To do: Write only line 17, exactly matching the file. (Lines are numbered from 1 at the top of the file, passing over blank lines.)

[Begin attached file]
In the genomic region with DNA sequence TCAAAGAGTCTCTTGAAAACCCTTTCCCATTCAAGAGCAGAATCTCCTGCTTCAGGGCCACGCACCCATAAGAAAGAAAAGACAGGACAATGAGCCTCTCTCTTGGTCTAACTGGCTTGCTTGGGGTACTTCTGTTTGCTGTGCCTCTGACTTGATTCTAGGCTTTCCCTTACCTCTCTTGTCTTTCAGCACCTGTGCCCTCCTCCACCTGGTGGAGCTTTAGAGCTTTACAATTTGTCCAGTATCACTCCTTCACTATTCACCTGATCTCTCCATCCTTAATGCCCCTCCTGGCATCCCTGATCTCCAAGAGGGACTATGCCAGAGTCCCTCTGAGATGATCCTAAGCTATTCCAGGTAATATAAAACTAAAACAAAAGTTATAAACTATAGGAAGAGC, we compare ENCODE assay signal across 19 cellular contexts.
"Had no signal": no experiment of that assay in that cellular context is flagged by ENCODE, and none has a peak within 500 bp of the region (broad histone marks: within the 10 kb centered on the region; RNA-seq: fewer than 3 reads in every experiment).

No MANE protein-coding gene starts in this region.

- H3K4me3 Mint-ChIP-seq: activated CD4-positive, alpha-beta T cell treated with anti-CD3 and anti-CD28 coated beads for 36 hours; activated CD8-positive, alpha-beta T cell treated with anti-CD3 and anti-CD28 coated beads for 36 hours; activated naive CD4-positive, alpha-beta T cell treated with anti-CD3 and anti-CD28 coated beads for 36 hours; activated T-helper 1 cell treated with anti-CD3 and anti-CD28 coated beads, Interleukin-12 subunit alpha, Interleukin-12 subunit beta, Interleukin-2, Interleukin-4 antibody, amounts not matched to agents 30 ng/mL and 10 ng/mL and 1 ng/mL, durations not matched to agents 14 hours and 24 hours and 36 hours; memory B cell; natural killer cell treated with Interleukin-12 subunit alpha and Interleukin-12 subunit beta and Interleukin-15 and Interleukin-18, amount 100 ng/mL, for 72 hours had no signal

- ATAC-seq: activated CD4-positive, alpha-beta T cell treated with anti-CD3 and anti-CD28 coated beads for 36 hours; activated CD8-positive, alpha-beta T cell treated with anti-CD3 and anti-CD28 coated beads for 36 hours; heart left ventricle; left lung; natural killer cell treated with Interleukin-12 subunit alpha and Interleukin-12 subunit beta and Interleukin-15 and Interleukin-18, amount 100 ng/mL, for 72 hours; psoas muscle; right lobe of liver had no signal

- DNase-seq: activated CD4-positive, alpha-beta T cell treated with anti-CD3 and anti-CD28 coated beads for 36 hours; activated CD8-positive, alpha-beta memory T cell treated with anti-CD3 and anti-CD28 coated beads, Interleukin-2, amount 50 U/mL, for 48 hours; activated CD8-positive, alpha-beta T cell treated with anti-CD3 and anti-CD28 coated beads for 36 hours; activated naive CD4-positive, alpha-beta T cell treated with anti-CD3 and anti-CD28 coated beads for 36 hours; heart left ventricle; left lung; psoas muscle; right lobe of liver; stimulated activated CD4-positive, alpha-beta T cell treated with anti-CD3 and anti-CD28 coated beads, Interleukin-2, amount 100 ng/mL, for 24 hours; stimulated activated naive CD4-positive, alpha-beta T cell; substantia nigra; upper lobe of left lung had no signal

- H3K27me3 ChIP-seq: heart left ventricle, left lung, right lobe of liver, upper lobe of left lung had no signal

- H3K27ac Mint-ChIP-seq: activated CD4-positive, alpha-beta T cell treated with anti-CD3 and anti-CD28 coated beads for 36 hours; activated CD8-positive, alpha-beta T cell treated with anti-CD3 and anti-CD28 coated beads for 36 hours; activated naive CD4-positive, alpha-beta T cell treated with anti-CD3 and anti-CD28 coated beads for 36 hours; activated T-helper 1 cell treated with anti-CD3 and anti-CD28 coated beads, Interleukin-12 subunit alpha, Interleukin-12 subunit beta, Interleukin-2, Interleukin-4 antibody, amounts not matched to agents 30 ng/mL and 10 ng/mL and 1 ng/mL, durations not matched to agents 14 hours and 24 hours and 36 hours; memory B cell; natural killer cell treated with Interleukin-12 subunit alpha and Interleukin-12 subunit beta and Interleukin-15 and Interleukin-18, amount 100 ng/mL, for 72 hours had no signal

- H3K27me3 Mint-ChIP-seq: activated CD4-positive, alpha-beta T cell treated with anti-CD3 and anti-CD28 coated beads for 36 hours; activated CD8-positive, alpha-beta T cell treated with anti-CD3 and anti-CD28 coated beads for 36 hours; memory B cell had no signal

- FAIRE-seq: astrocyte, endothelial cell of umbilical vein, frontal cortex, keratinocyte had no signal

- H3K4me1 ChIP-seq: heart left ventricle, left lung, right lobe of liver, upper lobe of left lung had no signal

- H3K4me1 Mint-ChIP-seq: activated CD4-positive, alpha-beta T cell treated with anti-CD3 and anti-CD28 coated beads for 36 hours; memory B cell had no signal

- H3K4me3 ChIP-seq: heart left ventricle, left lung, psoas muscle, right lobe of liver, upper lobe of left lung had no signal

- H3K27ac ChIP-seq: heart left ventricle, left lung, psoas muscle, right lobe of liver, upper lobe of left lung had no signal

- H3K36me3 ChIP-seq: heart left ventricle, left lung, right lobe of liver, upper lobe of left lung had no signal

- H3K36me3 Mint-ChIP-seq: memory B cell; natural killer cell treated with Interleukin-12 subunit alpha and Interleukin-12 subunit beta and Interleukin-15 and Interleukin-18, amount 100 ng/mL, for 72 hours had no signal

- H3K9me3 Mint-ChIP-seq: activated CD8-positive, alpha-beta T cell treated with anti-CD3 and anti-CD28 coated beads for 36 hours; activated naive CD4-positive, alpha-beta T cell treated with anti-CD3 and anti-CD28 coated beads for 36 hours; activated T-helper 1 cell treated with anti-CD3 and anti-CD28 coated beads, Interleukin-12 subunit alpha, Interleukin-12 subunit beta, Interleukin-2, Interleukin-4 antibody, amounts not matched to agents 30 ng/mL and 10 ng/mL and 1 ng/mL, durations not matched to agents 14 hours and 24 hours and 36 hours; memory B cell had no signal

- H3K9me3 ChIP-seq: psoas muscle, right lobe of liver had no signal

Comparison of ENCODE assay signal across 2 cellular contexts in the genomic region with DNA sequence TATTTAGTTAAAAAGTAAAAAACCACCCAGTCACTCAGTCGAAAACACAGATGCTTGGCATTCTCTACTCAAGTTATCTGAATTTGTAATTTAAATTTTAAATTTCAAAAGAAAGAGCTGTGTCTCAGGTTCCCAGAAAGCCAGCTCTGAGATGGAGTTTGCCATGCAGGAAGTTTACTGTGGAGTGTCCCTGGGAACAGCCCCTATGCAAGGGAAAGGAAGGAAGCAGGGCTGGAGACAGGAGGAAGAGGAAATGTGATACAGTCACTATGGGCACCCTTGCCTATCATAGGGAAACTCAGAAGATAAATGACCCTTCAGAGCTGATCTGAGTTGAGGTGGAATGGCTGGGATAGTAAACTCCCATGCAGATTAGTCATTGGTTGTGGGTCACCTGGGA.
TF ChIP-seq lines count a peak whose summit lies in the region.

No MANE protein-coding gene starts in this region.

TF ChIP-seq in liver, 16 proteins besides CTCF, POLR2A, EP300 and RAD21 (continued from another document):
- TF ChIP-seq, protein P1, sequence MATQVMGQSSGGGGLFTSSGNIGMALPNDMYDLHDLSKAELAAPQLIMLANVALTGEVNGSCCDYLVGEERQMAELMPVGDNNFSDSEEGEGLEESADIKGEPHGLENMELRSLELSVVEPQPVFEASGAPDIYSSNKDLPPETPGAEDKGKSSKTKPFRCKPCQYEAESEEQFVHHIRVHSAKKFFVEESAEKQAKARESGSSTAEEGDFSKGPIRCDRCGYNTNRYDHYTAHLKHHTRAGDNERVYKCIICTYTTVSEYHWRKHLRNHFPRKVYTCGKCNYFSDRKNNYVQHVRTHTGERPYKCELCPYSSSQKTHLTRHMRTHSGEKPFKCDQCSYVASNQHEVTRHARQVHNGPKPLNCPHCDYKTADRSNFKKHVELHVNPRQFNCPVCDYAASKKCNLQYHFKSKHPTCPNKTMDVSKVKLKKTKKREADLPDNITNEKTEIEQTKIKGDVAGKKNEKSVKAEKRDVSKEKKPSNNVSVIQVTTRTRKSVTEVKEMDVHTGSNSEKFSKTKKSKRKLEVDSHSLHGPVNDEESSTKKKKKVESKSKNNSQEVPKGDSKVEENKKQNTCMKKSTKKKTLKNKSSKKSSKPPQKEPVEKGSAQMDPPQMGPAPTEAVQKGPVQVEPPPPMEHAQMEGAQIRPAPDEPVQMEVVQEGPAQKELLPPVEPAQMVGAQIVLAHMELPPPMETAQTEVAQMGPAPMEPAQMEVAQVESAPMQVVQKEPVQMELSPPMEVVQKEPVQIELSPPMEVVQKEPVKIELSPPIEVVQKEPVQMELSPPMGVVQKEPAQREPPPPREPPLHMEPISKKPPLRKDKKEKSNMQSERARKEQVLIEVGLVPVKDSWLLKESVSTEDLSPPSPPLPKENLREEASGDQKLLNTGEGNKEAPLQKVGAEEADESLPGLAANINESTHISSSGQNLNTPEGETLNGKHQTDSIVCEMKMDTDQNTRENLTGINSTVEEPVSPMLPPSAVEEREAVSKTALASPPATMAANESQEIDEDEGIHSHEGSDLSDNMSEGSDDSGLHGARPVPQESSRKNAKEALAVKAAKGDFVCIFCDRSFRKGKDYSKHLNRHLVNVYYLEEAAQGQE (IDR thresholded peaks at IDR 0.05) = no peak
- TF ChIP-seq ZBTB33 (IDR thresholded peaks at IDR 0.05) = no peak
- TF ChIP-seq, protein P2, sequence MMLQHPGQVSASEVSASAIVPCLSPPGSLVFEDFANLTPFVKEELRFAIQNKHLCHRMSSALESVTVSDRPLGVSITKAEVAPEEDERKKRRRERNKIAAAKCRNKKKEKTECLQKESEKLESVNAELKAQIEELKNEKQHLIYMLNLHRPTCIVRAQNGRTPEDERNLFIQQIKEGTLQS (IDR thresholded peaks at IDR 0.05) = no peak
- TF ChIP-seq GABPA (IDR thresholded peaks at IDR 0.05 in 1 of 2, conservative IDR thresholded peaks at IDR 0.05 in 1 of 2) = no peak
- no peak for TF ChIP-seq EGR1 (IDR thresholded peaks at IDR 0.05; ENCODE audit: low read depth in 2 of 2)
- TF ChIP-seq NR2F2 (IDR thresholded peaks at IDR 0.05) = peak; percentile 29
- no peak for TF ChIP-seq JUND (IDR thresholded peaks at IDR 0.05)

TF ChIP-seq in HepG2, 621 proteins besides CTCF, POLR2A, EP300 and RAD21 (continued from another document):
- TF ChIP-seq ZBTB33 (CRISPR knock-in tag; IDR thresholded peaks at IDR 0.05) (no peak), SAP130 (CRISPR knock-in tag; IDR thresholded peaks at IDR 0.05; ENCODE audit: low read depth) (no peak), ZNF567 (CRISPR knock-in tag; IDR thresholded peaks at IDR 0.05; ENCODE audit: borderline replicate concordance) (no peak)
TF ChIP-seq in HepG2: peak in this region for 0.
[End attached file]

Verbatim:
- H3K9me3 Mint-ChIP-seq: activated CD8-positive, alpha-beta T cell treated with anti-CD3 and anti-CD28 coated beads for 36 hours; activated naive CD4-positive, alpha-beta T cell treated with anti-CD3 and anti-CD28 coated beads for 36 hours; activated T-helper 1 cell treated with anti-CD3 and anti-CD28 coated beads, Interleukin-12 subunit alpha, Interleukin-12 subunit beta, Interleukin-2, Interleukin-4 antibody, amounts not matched to agents 30 ng/mL and 10 ng/mL and 1 ng/mL, durations not matched to agents 14 hours and 24 hours and 36 hours; memory B cell had no signal